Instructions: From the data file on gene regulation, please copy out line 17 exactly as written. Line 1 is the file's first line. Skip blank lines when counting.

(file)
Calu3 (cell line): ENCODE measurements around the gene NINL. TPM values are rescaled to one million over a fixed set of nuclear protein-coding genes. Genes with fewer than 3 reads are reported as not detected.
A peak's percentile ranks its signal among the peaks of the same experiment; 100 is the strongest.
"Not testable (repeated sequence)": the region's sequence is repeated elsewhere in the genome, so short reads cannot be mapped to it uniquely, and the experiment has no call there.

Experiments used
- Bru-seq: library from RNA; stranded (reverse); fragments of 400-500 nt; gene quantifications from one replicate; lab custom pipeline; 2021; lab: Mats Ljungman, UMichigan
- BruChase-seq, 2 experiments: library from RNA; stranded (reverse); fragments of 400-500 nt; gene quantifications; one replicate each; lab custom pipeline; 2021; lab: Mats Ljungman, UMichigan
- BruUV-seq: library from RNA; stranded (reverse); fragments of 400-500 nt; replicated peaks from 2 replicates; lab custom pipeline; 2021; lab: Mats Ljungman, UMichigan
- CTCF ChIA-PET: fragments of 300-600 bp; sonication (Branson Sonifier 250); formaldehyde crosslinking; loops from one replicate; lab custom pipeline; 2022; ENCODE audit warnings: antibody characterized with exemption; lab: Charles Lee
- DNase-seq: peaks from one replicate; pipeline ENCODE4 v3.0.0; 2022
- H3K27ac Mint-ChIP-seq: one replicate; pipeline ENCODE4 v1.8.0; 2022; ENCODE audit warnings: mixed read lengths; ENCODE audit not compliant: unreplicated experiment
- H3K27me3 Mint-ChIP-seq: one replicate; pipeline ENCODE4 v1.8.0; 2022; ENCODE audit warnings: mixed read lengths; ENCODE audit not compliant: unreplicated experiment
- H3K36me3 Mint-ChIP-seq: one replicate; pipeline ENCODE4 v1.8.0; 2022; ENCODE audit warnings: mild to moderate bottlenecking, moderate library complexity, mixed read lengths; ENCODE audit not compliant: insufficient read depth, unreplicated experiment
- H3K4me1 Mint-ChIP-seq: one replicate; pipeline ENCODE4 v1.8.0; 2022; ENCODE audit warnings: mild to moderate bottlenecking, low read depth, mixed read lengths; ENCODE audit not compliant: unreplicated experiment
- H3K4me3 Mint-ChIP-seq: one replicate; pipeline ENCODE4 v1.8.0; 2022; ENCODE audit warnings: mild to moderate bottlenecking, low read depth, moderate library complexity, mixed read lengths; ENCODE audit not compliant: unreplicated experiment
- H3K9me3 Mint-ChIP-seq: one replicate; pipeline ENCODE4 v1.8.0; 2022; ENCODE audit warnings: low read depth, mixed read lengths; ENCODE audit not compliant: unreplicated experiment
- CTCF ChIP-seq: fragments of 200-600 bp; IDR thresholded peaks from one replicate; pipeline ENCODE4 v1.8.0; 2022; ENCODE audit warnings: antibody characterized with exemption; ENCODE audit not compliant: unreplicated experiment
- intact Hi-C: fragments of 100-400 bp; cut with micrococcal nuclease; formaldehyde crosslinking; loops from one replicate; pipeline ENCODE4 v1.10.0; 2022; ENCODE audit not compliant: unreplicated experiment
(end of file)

- intact Hi-C: fragments of 100-400 bp; cut with micrococcal nuclease; formaldehyde crosslinking; loops from one replicate; pipeline ENCODE4 v1.10.0; 2022; ENCODE audit not compliant: unreplicated experiment